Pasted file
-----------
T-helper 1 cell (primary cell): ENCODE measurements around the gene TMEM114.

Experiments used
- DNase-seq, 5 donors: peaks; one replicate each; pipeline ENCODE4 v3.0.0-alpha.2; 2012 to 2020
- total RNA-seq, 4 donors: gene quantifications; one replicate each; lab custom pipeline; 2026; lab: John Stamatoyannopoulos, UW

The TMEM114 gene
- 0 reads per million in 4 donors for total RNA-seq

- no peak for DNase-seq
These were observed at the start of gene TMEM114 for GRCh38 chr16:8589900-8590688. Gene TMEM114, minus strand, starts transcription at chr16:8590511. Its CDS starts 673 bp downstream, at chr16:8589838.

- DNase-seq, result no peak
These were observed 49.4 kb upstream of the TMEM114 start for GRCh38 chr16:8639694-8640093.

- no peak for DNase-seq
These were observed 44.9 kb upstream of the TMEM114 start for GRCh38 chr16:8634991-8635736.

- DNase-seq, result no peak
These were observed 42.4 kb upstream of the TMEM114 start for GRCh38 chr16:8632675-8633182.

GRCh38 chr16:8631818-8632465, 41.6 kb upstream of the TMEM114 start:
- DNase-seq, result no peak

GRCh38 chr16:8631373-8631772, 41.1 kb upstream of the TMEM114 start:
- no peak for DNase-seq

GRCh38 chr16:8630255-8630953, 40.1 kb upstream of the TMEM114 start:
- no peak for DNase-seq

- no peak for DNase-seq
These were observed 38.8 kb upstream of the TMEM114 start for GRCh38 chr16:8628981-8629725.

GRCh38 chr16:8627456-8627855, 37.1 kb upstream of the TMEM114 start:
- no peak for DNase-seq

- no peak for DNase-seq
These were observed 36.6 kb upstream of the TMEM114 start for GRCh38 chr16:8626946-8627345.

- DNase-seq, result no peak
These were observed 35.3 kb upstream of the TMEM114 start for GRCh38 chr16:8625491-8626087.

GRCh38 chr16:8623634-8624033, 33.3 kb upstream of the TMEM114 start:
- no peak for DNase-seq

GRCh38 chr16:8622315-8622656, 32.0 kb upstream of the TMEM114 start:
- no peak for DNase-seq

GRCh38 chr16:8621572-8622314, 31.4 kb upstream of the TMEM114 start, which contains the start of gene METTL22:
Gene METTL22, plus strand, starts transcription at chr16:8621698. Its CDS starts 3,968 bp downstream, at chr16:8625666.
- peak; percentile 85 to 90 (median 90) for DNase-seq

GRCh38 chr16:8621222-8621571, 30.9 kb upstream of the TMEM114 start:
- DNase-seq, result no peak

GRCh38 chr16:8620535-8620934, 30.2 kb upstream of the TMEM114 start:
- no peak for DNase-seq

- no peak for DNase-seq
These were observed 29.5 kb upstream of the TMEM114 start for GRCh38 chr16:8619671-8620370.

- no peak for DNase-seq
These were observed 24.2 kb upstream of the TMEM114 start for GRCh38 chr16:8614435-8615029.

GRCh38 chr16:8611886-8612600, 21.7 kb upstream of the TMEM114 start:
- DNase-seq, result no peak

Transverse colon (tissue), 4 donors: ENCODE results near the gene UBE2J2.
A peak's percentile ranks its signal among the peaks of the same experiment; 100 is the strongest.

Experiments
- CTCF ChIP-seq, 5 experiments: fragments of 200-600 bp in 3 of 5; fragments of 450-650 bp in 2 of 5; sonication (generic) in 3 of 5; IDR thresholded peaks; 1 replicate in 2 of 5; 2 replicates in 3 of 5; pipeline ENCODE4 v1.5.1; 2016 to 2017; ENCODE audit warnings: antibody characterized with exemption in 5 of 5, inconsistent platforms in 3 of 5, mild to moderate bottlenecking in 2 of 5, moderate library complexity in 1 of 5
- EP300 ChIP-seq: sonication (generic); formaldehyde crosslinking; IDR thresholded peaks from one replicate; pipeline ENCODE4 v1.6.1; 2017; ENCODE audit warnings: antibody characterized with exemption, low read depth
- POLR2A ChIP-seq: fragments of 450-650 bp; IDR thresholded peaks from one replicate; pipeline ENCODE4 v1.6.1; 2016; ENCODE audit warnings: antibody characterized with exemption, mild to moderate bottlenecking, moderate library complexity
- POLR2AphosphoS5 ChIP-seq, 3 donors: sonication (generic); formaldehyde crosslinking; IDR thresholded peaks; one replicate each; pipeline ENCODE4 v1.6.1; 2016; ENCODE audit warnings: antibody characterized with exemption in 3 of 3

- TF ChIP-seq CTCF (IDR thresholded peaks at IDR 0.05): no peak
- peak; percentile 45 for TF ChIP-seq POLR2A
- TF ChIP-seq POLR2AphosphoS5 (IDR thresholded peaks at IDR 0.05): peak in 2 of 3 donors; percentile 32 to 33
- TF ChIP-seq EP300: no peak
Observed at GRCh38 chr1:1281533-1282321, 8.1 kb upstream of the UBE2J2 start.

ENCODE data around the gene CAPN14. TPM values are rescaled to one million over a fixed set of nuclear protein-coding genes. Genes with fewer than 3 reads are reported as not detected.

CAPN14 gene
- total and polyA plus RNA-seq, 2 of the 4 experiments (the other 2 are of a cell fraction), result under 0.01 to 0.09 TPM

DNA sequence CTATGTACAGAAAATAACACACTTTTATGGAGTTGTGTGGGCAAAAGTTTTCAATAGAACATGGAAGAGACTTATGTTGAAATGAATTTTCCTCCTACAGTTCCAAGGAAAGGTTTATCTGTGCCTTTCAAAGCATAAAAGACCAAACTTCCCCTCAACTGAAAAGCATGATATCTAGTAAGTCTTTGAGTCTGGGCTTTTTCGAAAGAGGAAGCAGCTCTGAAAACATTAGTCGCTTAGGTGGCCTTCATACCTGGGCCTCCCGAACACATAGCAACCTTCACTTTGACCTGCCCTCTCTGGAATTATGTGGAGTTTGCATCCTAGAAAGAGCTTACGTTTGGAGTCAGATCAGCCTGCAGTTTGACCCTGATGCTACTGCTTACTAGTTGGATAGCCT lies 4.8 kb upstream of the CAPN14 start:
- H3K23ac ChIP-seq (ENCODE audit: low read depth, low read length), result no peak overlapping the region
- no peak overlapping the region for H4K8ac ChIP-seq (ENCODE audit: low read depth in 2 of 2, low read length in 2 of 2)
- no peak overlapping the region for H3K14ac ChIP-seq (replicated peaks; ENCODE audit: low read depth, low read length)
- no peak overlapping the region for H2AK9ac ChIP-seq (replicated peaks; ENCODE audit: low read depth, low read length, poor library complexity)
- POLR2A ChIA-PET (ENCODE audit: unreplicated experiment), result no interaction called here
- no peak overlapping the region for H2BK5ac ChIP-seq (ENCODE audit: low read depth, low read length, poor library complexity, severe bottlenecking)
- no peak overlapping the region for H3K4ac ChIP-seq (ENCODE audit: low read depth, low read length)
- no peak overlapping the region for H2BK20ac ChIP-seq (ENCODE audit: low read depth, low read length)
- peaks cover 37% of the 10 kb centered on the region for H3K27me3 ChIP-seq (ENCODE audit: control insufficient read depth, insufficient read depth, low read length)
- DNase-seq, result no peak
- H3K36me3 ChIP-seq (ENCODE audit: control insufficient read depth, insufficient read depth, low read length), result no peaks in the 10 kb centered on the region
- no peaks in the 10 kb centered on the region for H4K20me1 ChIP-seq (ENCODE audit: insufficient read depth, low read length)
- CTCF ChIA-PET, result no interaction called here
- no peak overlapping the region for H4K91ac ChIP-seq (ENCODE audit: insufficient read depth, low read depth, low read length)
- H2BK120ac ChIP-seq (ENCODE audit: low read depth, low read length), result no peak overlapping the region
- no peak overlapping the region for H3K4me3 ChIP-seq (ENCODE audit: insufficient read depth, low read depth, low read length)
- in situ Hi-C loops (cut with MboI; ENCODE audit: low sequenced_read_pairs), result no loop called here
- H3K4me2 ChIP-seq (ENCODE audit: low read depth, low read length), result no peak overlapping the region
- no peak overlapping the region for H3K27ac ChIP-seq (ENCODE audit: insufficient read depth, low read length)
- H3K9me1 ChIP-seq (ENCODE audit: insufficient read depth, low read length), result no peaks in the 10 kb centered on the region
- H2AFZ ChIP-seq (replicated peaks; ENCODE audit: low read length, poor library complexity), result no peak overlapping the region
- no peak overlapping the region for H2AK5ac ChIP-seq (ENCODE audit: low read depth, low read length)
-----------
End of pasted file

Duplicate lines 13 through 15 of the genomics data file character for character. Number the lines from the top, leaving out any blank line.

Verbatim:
- DNase-seq, result no peak
These were observed 42.4 kb upstream of the TMEM114 start for GRCh38 chr16:8632675-8633182.

GRCh38 chr16:8631818-8632465, 41.6 kb upstream of the TMEM114 start: